Next month, I’ll be sending an email that I know, for many of you, isn’t an email that you want to receive. Yes, December marks the launch of the annual researcher survey and I admit, before I joined the CRDCN central staff, I didn’t like the researcher survey either. Since joining the CRDCN team in 2017, I’ve come to appreciate the need for the survey. I’ve also tried my best to streamline the survey while improving how it measures what it needs to measure.
In discussions with researchers using RDC data, I’ve found that many do not see why it’s so critical to respond to the survey. So, why the researcher survey? You may or may not know that your work in the RDC is funded in a rather complex way – by more than 30 universities, by many provincial governments, by CIHR and SSHRC, and by the CFI through the Major Science Initiatives program – and they all want to see results of that funding. Every year, CRDCN is required to report on the work produced through the RDC program and on the users of the RDCs. CRDCN depends on the responses collected in the CRDCN researcher survey to demonstrate that the investment made by the funders – to provide researchers with access to the RDC data – is worthy of taxpayer dollars. CRDCN also counts on the researcher survey to help understand your priorities and to advocate for new data to be brought into the RDCs.
Consider for a moment what microdata access in Canada would look like without the funding that CRDCN secures based on annual reports to the funders. Before CRDCN was established, researchers working on sensitive data would be required to work in-person in Ottawa. This was extremely inconvenient and deeply inequitable.
Those of you who have been RDC users for many years will remember that the survey, in its previous form, repeated the same questions for every contract, year after year. In 2020, in an effort to streamline, I restructured the survey: regardless of the number of projects you have, the survey now asks some questions only once and/or prepopulates responses for you to approve/correct, and it no longer requires everyone on a project team to provide the same information. If you are a Principle Investigator on many contracts, I understand that completing the “outputs” section does require your time.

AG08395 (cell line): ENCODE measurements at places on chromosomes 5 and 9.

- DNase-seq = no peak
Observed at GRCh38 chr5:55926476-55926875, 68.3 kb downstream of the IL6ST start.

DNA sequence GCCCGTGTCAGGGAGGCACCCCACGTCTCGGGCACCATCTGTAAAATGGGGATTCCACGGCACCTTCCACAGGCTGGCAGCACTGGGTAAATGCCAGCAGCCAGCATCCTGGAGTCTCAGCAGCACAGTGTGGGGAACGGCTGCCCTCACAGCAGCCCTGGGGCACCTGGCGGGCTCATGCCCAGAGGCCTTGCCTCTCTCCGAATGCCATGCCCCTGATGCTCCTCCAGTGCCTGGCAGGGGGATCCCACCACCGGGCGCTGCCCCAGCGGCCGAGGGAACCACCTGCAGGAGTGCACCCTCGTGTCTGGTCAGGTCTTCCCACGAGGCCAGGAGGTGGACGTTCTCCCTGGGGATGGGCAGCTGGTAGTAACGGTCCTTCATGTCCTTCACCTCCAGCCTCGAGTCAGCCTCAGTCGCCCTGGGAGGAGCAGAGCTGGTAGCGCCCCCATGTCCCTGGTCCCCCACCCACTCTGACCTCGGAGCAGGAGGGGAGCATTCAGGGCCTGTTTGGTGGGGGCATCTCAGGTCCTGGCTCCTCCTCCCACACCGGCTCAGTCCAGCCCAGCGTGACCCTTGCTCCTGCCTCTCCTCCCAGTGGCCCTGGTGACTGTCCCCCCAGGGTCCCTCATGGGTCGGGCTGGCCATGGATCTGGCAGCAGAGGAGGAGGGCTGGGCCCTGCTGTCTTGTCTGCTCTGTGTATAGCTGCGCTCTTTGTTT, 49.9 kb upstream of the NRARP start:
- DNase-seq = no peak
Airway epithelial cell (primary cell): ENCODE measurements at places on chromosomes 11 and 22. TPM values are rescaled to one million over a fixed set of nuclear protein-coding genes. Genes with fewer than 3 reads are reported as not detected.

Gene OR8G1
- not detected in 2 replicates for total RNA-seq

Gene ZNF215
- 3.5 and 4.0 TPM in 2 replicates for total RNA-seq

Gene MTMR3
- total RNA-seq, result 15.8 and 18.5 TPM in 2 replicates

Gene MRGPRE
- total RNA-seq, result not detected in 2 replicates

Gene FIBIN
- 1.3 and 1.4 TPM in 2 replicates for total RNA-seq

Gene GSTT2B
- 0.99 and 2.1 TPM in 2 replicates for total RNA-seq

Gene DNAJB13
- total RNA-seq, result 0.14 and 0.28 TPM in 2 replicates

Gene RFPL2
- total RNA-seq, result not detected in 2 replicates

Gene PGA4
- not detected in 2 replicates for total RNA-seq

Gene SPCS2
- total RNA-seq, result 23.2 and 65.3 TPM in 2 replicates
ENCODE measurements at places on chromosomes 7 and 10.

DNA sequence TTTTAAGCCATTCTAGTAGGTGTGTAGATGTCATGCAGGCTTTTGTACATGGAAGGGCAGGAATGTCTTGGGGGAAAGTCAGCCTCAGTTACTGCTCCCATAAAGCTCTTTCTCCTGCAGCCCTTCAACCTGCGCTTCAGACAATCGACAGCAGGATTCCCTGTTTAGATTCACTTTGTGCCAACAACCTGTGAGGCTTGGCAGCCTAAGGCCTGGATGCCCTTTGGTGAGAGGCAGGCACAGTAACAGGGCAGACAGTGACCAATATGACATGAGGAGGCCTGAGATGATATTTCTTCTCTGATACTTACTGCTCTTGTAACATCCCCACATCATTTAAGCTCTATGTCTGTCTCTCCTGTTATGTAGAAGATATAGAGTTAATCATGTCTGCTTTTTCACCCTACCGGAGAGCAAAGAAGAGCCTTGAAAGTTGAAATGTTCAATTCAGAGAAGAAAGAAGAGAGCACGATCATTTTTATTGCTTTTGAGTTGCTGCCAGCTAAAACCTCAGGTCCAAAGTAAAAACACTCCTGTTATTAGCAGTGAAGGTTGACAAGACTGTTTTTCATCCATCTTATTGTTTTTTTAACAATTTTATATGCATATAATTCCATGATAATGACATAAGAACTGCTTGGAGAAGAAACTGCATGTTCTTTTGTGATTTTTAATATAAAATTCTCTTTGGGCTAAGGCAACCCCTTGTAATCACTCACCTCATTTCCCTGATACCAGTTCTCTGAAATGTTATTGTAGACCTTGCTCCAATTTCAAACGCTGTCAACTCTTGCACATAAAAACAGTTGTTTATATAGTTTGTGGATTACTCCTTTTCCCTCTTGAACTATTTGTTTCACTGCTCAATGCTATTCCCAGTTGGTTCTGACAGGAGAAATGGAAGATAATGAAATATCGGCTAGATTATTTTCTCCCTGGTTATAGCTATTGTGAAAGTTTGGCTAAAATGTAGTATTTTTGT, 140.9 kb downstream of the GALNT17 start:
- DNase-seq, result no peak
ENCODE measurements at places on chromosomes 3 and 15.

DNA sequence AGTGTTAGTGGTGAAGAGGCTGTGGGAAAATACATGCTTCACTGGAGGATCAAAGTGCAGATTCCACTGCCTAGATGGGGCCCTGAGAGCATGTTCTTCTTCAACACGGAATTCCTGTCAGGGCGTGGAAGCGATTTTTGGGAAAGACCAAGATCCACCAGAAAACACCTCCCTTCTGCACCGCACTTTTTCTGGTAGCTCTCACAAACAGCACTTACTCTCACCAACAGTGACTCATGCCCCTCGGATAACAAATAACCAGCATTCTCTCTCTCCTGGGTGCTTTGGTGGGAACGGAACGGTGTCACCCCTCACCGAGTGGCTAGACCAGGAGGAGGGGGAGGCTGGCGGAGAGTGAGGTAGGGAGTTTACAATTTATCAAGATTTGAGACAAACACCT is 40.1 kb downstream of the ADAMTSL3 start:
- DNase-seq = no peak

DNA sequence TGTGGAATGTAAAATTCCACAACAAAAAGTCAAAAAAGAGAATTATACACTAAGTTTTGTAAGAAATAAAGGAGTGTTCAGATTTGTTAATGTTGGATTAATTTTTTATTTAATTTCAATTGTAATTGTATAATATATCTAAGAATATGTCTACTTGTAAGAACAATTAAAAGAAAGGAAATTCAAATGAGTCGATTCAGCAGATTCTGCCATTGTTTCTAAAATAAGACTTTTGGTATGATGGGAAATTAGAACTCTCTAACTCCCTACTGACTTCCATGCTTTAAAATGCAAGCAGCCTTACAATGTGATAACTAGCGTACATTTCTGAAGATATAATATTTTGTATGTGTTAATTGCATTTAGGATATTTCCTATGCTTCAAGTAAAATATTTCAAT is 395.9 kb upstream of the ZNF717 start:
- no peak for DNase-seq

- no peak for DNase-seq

There are further changes coming that are aimed at making it easier to complete the survey. You may have noticed that over the past few years, I’ve been trying to gather the ORCiDs for CRDCN researchers. I had intended to use these to scrape publications, but found that fewer than 10% of RDC users provided an ID. Instead, I am launching a new publication submitter to allow you to more easily submit research and to submit it outside the annual survey intake period (December to February). This will help CRDCN keep up to date the bibliography of research using RDC data and will also streamline the process of the researcher survey for Principal Investigators.
If you’ve made it this far, I appreciate your attention. If I can ask you for one thing further, I would ask that you become a proselytizer of the researcher survey this year. Ask your colleagues if they’ve done their survey and explain its importance to their work, the CRDCN, and the RDC program.
Thanks in advance,
Grant Gibson, Ph.D.
Assistant Director – Research & Evaluation